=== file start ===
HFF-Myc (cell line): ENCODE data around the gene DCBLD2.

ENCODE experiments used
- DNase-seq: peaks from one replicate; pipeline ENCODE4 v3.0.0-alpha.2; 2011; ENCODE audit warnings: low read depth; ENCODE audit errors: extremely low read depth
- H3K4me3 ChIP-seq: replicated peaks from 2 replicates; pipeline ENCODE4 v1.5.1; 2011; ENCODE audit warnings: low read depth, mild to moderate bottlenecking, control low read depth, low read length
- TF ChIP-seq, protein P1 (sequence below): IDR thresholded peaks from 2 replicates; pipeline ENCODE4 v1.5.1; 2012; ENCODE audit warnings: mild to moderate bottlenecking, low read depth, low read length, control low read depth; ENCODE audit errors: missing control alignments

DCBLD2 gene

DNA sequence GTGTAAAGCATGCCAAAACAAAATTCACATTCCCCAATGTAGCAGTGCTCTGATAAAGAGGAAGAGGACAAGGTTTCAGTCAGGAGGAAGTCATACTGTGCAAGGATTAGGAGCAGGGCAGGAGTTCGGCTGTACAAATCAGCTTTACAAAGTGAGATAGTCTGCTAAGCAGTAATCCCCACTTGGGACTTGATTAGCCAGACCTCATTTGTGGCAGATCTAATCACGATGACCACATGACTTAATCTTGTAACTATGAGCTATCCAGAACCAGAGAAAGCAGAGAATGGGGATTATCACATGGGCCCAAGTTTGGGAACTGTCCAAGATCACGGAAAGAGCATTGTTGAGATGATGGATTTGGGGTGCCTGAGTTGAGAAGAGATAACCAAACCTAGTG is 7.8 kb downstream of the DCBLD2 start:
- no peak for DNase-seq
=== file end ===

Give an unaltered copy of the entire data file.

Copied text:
HFF-Myc (cell line): ENCODE data around the gene DCBLD2.

ENCODE experiments used
- DNase-seq: peaks from one replicate; pipeline ENCODE4 v3.0.0-alpha.2; 2011; ENCODE audit warnings: low read depth; ENCODE audit errors: extremely low read depth
- H3K4me3 ChIP-seq: replicated peaks from 2 replicates; pipeline ENCODE4 v1.5.1; 2011; ENCODE audit warnings: low read depth, mild to moderate bottlenecking, control low read depth, low read length
- TF ChIP-seq, protein P1 (sequence below): IDR thresholded peaks from 2 replicates; pipeline ENCODE4 v1.5.1; 2012; ENCODE audit warnings: mild to moderate bottlenecking, low read depth, low read length, control low read depth; ENCODE audit errors: missing control alignments

DCBLD2 gene

DNA sequence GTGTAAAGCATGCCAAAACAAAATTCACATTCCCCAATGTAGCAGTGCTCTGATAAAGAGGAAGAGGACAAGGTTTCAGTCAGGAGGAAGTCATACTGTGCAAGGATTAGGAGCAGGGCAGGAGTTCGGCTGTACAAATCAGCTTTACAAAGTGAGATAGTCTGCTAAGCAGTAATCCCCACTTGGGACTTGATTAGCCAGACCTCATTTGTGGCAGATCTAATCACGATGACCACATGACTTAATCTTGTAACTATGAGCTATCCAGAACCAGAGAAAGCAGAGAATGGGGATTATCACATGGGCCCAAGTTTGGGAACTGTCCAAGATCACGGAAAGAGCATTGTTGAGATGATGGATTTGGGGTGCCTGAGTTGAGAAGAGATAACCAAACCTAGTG is 7.8 kb downstream of the DCBLD2 start:
- no peak for DNase-seq